Fundamental rights protection overall at the EU border agency needs strengthening as its mandate and tasks increase, finds the latest Opinion from the EU Agency for Fundamental Rights.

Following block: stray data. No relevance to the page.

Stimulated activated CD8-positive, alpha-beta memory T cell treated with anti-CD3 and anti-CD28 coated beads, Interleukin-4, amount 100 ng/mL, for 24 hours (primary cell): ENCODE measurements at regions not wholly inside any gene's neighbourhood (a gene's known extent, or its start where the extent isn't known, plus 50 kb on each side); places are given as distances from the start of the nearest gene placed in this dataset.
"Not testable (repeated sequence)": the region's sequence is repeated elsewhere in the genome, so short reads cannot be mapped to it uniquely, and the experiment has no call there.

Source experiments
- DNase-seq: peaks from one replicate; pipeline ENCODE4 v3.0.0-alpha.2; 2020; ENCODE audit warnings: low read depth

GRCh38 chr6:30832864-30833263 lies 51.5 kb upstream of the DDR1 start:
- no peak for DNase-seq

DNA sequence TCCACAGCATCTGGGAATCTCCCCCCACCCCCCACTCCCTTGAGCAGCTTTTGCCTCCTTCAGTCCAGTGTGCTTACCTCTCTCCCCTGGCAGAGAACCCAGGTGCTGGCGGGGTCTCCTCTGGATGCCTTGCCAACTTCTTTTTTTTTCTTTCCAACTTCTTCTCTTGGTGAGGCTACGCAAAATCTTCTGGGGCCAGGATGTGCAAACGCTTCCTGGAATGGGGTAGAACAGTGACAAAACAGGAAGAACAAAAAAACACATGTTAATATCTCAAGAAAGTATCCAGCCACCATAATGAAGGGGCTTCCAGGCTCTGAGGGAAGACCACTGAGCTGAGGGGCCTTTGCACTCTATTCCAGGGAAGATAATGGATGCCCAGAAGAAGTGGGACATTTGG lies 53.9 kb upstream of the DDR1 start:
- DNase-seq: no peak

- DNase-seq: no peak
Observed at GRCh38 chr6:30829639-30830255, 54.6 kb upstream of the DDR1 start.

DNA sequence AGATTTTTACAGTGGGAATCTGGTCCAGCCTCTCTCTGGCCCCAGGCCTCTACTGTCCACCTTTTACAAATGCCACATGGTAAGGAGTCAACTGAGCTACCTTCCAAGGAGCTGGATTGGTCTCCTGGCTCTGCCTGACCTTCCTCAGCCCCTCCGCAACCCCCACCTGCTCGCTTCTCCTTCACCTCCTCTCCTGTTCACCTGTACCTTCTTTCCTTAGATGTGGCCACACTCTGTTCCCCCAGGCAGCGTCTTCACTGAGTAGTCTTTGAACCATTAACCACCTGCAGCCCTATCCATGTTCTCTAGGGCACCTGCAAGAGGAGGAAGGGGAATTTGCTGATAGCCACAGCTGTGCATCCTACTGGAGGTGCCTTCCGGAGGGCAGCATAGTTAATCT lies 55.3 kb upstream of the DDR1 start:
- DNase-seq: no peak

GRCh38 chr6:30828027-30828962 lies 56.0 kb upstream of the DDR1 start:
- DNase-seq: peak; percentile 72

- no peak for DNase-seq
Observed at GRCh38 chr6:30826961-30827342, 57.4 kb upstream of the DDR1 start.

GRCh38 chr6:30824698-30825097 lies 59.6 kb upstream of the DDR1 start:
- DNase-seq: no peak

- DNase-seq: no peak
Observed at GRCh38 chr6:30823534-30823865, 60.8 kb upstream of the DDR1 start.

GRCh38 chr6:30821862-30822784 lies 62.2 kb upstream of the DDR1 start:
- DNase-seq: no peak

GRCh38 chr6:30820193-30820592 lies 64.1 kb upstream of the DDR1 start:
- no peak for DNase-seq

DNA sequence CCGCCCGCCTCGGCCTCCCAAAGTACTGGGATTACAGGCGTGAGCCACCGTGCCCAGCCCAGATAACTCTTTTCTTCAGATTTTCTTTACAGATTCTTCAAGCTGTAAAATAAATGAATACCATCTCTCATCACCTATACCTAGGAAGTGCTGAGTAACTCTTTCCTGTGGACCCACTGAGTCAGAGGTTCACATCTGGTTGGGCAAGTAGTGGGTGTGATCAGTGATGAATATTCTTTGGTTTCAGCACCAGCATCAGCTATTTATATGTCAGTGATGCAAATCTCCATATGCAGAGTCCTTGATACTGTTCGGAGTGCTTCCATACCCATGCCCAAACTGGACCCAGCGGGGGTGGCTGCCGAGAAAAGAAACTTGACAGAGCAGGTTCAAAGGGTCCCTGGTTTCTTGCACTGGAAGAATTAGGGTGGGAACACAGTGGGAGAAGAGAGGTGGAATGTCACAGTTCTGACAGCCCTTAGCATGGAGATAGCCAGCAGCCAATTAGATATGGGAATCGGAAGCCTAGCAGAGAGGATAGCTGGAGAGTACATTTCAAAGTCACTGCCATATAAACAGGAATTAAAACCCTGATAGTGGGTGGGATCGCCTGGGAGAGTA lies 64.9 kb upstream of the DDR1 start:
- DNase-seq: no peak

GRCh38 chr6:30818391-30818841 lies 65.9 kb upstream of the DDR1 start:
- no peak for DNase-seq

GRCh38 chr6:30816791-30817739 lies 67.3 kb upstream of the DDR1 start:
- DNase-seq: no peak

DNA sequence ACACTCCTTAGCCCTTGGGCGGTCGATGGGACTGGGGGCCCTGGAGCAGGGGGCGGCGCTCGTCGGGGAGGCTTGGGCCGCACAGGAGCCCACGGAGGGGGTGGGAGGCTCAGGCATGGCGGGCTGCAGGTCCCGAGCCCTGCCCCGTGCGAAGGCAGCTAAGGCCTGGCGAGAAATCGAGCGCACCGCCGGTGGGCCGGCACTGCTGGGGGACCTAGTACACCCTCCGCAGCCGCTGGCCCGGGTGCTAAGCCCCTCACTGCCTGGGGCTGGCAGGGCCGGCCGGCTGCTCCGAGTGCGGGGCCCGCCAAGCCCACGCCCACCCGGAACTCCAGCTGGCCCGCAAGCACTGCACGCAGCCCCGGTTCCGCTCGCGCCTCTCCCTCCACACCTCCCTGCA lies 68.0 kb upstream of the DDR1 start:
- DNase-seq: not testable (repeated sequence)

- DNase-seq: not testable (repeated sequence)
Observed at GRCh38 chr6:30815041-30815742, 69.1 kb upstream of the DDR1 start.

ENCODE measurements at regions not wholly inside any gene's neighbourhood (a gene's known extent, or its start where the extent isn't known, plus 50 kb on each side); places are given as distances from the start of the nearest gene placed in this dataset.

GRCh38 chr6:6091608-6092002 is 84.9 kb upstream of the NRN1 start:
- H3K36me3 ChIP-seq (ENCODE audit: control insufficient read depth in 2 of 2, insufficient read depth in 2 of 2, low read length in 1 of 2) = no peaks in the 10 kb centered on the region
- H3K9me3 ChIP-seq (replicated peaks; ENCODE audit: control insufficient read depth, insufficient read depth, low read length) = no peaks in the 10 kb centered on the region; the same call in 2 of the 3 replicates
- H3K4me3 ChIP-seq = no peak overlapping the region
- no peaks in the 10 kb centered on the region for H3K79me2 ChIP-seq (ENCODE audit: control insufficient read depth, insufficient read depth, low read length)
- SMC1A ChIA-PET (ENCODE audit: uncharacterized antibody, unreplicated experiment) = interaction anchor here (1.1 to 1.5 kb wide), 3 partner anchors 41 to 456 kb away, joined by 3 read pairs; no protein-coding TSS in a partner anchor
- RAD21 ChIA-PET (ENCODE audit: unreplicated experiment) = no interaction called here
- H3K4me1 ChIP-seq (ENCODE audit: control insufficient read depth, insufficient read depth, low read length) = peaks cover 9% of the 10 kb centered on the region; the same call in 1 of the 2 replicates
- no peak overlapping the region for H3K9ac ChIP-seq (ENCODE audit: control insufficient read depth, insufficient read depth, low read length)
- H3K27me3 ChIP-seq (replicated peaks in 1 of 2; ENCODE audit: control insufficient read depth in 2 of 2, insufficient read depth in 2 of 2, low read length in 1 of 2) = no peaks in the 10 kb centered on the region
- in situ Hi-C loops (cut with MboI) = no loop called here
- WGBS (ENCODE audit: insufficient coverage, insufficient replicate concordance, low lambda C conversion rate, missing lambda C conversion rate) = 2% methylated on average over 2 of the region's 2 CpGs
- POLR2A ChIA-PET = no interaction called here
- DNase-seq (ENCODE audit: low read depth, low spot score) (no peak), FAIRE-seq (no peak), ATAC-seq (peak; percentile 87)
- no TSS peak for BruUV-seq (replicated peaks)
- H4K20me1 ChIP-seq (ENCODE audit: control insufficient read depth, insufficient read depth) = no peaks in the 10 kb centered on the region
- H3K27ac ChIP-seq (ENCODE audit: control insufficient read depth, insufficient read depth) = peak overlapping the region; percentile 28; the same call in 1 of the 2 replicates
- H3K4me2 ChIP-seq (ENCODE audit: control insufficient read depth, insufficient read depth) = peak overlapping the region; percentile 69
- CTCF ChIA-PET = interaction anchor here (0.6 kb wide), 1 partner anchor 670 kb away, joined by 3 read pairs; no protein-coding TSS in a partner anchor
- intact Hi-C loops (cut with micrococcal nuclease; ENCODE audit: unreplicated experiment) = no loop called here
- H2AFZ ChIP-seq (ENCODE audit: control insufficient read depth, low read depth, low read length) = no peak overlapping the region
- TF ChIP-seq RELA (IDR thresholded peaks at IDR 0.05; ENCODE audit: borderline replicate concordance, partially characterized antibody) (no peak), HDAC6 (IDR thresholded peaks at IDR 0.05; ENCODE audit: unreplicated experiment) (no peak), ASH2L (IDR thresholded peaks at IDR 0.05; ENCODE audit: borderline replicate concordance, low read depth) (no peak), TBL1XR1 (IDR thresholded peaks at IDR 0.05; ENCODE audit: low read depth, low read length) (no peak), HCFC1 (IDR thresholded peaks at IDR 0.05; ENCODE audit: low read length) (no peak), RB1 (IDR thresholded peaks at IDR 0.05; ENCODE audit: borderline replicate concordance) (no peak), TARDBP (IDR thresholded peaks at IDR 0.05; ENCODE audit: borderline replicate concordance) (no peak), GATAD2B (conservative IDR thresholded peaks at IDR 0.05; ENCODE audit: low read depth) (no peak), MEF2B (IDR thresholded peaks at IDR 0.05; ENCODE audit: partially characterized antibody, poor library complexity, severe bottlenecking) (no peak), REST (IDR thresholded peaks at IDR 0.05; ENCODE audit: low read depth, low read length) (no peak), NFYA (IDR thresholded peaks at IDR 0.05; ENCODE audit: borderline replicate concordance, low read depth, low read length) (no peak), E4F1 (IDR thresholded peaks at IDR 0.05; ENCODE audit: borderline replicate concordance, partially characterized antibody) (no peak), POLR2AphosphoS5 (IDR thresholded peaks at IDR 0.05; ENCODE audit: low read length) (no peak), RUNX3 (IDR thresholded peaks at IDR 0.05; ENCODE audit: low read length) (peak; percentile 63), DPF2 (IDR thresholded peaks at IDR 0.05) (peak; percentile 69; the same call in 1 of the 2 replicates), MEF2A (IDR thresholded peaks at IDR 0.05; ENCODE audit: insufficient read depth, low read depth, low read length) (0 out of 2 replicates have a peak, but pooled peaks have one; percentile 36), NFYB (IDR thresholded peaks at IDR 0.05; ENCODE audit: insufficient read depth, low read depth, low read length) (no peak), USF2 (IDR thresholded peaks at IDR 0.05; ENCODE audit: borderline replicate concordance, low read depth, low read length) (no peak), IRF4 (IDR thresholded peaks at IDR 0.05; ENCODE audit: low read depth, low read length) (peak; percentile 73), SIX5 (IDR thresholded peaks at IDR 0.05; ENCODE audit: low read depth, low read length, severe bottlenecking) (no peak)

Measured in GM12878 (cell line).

The European Commission proposes revising the regulation governing the EU’s European Border and Coast Guard Agency. In light of this, the European Parliament asked FRA for its Opinion on the fundamental rights implications of the revisions. Overall, FRA finds that fundamental rights protection could be stronger. For example, the role of the existing Fundamental Rights Officer should be enhanced. This should include: more support staff and resources as the Agency expands; greater safeguards for the Officer’s independence; and an ability to mitigate fundamental rights risks. The complaints process also should be strengthened to make it more effective. For example, the Fundamental Rights Officer should be able to make complaints and report annually on the effectiveness of the process. Deadlines for follow-up to complaints should also be imposed. In addition, the Opinion points to a need to reduce fundamental rights risks when supporting returns. It suggests involving international bodies in governing the monitoring of forced return operations and including officers with child protection expertise in return teams. The Opinion underlines the need to independently monitor returns as the Agency cannot carry out returns and monitor itself. Another area the Opinion focuses on is cooperation with non-EU countries. To reduce risks, the Agency should carry out impact assessments before running operations outside the EU. Fundamental rights experts should also form part of the teams deployed to non-EU countries. In addition, the Agency should not be entrusted with the task of returning irregular migrants who find themselves in third countries but only limit its support to offering technical assistance on returns. FRA’s support in strengthening the Agency’s fundamental rights protection should be better reflected in the regulation. It could also lend its expertise to migration management support teams. The European Border and Coast Guard Agency was created in 2016 replacing its predecessor, Frontex. Much of the Agency’s border management work affects fundamental rights. FRA has been providing it with fundamental rights support since 2009. This Opinion will feed the European’s Parliament position on the European Commission’s proposal. It only partly covers data protection as the European Data Protection Supervisor will focus on this in its opinion. FRA issues Opinions on specific thematic topics, following requests for advice from the European Parliament, the EU Council or the European Commission. These Opinions are part of the Agency's fundamental rights assistance and expertise that it provides to EU institutions and Member States.